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Faith graduate helps design wearable, virus-destroying device

Martin Mintchev, Layton Pratt, Ryan Robertson

Howard Payne University engineering professor Dr. Martin Mintchev (left) examines the AuroraGuard device created by students Layton Pratt of Spicewood (center) and Ryan Robertson of Euless. Courtesy photo

A 2021 Faith Academy of Marble Falls graduate has joined the fight against potentially deadly airborne enemies. Howard Payne University student Layton Pratt of Spicewood, along with project partner Ryan Robertson of Euless, designed a device that uses Far UVC light to destroy harmful microorganisms.

Their project got them an invitation to the third International Conference on Electrical, Computer, Communications and Mechatronics Engineering in July in the Canary Islands.

Pratt and Robertson will present their paper, “Wearable Far UVC Technology for Continuous Dynamic Personal Protection on Demand,” detailing their AuroraGuard project.

“AuroraGuard is a wearable vest which uses adjustable elastic straps that allow for a comfortable and adjustable one-size-fits-all for any user …” the paper states. “These straps are attached to a base plate that serves as a mounting point for the AuroraGuard product.”

Dr. Martin Mintchev, HPU’s professor of engineering and chair of the engineering department, believes the technology could be groundbreaking for public health.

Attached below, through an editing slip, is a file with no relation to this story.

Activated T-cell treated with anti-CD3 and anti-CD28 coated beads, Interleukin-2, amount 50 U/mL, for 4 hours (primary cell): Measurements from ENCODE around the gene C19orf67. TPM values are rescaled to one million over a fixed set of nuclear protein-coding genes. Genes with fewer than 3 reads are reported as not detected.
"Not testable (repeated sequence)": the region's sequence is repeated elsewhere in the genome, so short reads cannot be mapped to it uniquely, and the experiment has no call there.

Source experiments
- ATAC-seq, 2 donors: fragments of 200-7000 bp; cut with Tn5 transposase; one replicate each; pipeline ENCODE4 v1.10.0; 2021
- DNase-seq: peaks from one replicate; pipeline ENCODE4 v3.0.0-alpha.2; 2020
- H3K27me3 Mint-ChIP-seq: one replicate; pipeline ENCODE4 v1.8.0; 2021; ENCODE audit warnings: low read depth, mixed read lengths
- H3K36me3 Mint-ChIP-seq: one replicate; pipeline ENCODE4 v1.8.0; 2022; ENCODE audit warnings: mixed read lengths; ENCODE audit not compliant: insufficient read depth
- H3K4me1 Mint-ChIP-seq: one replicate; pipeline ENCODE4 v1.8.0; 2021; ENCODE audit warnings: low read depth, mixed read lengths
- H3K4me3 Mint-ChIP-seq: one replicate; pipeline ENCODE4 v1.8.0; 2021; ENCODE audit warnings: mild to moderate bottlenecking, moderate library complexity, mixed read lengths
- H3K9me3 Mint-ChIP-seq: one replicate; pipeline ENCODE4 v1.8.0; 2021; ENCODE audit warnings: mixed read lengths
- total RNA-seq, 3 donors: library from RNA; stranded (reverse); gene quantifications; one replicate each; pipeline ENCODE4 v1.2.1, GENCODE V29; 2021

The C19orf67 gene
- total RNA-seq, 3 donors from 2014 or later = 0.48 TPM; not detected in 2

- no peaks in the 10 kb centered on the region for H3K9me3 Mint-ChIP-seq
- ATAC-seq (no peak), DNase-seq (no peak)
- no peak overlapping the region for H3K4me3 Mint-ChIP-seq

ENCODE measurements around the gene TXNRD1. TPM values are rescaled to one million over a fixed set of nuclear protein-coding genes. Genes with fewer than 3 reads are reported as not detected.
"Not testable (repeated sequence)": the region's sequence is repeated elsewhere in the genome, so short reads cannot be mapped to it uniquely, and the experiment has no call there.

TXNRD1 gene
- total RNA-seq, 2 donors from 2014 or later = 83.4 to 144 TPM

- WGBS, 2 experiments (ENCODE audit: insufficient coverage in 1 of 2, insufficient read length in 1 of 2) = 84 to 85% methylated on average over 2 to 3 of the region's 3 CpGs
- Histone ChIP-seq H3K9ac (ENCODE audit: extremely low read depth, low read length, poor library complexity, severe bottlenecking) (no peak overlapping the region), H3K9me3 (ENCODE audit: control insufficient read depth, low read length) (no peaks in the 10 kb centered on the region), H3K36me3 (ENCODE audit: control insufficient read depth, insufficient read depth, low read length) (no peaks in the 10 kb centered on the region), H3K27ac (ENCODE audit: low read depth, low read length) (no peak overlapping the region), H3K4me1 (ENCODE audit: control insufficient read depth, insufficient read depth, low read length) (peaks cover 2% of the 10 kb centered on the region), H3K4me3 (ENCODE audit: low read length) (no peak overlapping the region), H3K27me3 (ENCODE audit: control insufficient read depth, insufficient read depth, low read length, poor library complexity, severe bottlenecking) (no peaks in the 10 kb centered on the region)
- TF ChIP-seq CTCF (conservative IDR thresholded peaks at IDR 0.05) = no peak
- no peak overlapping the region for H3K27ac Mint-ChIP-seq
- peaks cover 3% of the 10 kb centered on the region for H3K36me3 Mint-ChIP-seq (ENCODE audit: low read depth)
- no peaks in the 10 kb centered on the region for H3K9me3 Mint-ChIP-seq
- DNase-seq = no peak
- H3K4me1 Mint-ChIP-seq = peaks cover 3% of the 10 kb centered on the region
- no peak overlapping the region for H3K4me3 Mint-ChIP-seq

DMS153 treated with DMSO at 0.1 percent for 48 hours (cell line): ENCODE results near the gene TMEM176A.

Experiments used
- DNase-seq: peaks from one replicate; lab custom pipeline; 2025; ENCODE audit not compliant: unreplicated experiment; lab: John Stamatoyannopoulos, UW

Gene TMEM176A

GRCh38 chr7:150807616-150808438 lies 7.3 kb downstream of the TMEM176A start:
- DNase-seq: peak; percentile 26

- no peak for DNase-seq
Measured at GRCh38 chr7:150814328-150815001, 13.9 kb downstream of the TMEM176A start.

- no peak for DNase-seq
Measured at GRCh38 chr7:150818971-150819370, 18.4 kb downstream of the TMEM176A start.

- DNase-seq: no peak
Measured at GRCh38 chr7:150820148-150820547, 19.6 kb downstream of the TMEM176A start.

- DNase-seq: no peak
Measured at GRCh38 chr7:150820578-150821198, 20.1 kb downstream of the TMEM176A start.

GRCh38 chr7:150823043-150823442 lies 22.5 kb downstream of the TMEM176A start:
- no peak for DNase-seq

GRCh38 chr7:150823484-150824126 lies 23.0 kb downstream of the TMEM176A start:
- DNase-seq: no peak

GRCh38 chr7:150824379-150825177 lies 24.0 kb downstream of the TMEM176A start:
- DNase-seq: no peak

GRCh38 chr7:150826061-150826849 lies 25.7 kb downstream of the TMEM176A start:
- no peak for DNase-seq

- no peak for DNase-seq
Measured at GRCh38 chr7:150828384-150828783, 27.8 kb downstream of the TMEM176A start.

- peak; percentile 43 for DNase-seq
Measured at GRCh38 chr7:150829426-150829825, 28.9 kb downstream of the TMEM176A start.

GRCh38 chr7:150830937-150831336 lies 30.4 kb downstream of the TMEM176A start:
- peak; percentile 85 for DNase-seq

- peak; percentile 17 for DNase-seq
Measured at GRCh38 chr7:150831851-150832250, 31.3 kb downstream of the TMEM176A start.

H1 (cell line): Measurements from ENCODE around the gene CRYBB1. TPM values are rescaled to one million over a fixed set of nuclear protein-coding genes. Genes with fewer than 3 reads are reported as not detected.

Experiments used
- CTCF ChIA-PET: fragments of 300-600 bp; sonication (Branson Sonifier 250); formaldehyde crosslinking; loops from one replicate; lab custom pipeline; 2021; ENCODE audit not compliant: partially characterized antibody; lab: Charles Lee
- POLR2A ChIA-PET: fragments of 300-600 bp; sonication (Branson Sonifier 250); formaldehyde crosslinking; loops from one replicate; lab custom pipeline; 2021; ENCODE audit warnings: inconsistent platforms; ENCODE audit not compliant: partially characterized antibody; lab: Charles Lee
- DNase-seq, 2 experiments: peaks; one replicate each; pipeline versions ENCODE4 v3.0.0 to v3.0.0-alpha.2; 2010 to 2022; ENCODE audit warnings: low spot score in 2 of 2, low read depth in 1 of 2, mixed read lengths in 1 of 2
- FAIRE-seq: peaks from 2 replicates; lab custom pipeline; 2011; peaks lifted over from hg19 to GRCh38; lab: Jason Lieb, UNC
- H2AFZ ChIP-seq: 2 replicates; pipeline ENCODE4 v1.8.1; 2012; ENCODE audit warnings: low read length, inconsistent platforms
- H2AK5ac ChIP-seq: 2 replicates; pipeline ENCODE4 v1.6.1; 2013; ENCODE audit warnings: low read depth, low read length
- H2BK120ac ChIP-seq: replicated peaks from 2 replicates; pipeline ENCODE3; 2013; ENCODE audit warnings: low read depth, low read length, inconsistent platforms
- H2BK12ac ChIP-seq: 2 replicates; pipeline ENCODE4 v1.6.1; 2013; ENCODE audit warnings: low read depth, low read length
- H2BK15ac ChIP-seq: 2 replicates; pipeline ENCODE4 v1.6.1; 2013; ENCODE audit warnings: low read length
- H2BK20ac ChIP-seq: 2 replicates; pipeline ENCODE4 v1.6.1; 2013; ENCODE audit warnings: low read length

“This is a major achievement for two of our excellent undergraduate students,” he said in a media release announcing the accomplishment. “Their participation in this major IEEE international conference is yet another attestation of the high quality of our engineering programs. The students will present to the world the first fully functional prototype of a wearable Far UVC garment, which can potentially become a major weapon in our continuous fight against airborne bacteria and viruses, including COVID-19.”

Device design efforts took over two years and were part of project-based design courses for engineering science.

“The project-based design classes of the engineering science program at Howard Payne have allowed me to learn and innovate further than I had initially imagined as an incoming freshman,” Pratt said in the media release. “I have learned valuable skills and have been presented with opportunities many might never see. There was a lot of extra work, but with the help of Dr. Mintchev, Ryan Robertson and Howard Payne’s resources, we have been able to create something new that the world has never seen before. For this, I will be forever grateful.”

The IEEE conference will bring together industry professionals, academics, and engineers from related institutions to exchange ideas on the latest innovations in engineering. It will feature a comprehensive technical program with learning sessions about the newest technologies and applications.